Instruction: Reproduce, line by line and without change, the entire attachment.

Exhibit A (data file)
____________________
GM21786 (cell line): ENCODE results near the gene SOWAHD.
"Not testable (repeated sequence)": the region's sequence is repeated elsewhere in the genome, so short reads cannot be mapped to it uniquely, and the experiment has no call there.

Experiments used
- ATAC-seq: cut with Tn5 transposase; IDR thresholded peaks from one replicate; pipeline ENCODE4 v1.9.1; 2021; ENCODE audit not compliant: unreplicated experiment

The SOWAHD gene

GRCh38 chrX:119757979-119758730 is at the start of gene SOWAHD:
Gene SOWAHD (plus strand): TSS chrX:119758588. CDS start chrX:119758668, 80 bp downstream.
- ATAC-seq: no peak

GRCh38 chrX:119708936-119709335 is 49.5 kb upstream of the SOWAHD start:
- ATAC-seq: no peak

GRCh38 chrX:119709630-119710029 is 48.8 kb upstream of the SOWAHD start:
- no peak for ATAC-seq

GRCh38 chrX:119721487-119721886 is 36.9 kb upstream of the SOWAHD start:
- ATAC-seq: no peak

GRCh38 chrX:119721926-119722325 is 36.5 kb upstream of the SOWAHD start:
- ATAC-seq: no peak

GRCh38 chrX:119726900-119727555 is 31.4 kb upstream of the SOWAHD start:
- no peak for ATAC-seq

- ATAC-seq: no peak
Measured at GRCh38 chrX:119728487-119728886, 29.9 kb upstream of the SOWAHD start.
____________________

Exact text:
GM21786 (cell line): ENCODE results near the gene SOWAHD.
"Not testable (repeated sequence)": the region's sequence is repeated elsewhere in the genome, so short reads cannot be mapped to it uniquely, and the experiment has no call there.

Experiments used
- ATAC-seq: cut with Tn5 transposase; IDR thresholded peaks from one replicate; pipeline ENCODE4 v1.9.1; 2021; ENCODE audit not compliant: unreplicated experiment

The SOWAHD gene

GRCh38 chrX:119757979-119758730 is at the start of gene SOWAHD:
Gene SOWAHD (plus strand): TSS chrX:119758588. CDS start chrX:119758668, 80 bp downstream.
- ATAC-seq: no peak

GRCh38 chrX:119708936-119709335 is 49.5 kb upstream of the SOWAHD start:
- ATAC-seq: no peak

GRCh38 chrX:119709630-119710029 is 48.8 kb upstream of the SOWAHD start:
- no peak for ATAC-seq

GRCh38 chrX:119721487-119721886 is 36.9 kb upstream of the SOWAHD start:
- ATAC-seq: no peak

GRCh38 chrX:119721926-119722325 is 36.5 kb upstream of the SOWAHD start:
- ATAC-seq: no peak

GRCh38 chrX:119726900-119727555 is 31.4 kb upstream of the SOWAHD start:
- no peak for ATAC-seq

- ATAC-seq: no peak
Measured at GRCh38 chrX:119728487-119728886, 29.9 kb upstream of the SOWAHD start.